Down one of the side streets on the way home I notice a display of pink cherry blossom, but at the same time I shiver and wish that I had a hat - or that I had not worn shorts! Maybe I’m getting ahead of myself. But then the magpies and butcher birds are setting up shop and advertising what they have on offer, so maybe I’m not ahead of myself at all. I’ll have to wait and see what it’s like tomorrow.

3 comments:

Mary said...

I think I want to go for a walk.... Oh how I wish my workplace was close enough to start and end my day this way!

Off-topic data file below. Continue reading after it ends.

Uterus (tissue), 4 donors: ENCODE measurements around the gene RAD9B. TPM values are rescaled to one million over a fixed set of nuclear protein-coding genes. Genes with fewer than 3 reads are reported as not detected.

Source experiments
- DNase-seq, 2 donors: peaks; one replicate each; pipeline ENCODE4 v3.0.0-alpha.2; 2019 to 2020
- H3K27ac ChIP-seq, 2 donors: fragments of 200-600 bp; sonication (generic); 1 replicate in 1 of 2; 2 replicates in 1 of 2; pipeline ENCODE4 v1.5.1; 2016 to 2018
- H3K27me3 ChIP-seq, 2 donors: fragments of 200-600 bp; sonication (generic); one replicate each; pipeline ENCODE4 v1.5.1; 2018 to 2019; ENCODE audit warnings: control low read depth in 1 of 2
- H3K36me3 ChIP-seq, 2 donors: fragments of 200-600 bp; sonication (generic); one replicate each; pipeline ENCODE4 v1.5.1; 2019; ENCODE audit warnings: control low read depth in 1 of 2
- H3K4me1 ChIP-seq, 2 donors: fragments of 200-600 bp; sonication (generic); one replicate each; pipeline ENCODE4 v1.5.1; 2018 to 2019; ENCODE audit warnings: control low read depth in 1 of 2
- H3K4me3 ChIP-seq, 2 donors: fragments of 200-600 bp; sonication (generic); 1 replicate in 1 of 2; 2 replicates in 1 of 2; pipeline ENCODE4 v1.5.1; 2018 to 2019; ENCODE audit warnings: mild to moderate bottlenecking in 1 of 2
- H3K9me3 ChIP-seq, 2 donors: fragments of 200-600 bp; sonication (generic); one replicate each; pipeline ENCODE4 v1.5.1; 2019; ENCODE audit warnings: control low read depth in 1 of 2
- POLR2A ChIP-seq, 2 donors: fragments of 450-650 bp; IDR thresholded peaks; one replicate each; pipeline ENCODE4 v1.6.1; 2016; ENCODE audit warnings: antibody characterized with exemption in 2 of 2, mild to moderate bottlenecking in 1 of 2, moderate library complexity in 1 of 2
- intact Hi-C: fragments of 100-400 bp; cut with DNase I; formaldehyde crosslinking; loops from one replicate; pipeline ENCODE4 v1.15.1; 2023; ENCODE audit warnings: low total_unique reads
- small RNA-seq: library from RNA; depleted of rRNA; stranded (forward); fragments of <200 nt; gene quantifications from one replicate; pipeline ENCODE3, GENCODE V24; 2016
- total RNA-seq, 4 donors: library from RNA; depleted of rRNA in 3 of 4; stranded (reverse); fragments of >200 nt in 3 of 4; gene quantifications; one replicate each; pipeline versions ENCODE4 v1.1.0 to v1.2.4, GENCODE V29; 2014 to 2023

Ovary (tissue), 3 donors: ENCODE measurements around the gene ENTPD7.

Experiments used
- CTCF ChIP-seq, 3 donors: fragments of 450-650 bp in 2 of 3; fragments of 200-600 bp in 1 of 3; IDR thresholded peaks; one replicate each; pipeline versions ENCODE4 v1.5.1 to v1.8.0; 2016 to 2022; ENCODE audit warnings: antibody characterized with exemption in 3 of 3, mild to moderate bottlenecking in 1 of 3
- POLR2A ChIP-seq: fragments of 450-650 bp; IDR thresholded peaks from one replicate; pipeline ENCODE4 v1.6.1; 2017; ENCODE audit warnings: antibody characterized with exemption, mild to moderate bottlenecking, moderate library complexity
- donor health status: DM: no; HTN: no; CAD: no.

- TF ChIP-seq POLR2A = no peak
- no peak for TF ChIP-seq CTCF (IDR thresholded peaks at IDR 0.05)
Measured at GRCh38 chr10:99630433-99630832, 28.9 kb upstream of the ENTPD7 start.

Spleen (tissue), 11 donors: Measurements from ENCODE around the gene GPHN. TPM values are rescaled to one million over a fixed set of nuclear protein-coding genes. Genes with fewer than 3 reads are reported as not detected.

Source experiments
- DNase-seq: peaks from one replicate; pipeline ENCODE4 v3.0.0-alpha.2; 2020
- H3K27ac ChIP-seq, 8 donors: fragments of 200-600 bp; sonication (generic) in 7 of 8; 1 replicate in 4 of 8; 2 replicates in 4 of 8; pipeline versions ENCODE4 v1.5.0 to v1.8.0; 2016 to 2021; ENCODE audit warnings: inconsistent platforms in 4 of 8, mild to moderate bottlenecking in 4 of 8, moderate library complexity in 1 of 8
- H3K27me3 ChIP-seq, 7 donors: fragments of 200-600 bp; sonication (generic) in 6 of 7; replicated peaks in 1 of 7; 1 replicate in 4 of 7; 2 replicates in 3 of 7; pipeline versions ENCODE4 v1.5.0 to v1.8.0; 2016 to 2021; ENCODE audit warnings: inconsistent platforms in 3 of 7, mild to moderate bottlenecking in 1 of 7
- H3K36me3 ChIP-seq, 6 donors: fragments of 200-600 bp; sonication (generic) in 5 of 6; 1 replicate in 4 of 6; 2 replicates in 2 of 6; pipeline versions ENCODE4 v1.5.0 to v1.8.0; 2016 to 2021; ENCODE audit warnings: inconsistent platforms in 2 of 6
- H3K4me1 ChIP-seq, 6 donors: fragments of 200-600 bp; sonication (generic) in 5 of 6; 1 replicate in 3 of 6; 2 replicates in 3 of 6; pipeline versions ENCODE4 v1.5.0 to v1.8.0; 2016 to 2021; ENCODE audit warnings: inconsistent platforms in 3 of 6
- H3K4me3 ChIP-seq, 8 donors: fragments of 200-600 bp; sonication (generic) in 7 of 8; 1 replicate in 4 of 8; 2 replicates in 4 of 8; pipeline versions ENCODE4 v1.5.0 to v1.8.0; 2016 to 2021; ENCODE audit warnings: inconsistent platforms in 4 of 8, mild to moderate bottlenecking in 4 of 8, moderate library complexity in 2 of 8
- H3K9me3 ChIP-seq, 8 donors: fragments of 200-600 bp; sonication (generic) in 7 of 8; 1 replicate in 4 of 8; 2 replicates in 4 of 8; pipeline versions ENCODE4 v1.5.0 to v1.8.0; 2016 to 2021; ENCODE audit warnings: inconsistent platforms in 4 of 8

Garry said...

Good to read that you are enjoying walking again, Stewart, although just the thought of wearing shorts in this chill gives me goosebumps. Early last year I experienced six months of walking, though mine was enforced by the lawmakers and rarely a pleasant experience. I'm lucky that I can still take a 20 minute walk around the block where I live and in that time I will be guaranteed to pass a mob of kangaroos and a State Park - sadly, the housing estate is encroaching and I may only be walking past bricks and mortar in the near future. I continue to enjoy your photos. Cheers

Leonie said...

I walk to and from work through the Fitzroy Gardens, and it is a delight. I know what you mean about enjoying the external environment, rather than using the time for introspection. I think its that walk that keeps me connected to nature, to the seasons and the pockets of sheer beauty that can be found in concrete jungles. Enjoyed the read Stewart!